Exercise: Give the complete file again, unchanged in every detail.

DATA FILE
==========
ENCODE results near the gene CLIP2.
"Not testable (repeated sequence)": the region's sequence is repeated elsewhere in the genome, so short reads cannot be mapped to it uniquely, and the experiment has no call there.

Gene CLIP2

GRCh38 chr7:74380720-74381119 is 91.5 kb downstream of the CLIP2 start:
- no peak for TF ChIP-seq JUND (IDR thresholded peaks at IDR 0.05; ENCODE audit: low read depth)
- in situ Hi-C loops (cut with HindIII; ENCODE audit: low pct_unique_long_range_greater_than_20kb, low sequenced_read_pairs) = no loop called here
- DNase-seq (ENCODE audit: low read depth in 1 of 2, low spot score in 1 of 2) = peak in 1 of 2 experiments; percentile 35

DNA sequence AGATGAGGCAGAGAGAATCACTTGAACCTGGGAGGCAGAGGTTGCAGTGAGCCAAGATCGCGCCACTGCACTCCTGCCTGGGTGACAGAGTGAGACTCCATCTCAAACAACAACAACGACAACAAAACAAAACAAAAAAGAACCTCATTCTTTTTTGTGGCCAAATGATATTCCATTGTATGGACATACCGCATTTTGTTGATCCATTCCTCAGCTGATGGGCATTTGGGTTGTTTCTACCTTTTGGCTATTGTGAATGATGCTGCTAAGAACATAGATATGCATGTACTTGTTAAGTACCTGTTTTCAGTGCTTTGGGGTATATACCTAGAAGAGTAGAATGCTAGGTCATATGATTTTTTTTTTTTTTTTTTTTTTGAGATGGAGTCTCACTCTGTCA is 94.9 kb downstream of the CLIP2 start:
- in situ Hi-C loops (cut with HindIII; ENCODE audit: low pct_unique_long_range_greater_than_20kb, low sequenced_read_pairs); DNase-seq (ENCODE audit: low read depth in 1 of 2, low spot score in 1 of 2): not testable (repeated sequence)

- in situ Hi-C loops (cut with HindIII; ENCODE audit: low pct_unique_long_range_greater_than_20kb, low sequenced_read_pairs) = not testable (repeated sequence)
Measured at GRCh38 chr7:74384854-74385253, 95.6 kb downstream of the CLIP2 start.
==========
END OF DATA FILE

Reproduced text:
ENCODE results near the gene CLIP2.
"Not testable (repeated sequence)": the region's sequence is repeated elsewhere in the genome, so short reads cannot be mapped to it uniquely, and the experiment has no call there.

Gene CLIP2

GRCh38 chr7:74380720-74381119 is 91.5 kb downstream of the CLIP2 start:
- no peak for TF ChIP-seq JUND (IDR thresholded peaks at IDR 0.05; ENCODE audit: low read depth)
- in situ Hi-C loops (cut with HindIII; ENCODE audit: low pct_unique_long_range_greater_than_20kb, low sequenced_read_pairs) = no loop called here
- DNase-seq (ENCODE audit: low read depth in 1 of 2, low spot score in 1 of 2) = peak in 1 of 2 experiments; percentile 35

DNA sequence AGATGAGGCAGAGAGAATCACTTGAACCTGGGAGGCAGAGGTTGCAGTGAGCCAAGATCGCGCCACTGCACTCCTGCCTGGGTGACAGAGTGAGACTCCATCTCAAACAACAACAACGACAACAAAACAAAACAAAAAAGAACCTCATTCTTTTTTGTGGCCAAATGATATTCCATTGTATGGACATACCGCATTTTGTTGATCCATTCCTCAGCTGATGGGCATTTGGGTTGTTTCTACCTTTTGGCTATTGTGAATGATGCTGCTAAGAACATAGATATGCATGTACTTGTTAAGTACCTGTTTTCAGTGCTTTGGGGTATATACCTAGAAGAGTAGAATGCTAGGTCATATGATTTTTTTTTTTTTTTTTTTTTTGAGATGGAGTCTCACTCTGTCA is 94.9 kb downstream of the CLIP2 start:
- in situ Hi-C loops (cut with HindIII; ENCODE audit: low pct_unique_long_range_greater_than_20kb, low sequenced_read_pairs); DNase-seq (ENCODE audit: low read depth in 1 of 2, low spot score in 1 of 2): not testable (repeated sequence)

- in situ Hi-C loops (cut with HindIII; ENCODE audit: low pct_unique_long_range_greater_than_20kb, low sequenced_read_pairs) = not testable (repeated sequence)
Measured at GRCh38 chr7:74384854-74385253, 95.6 kb downstream of the CLIP2 start.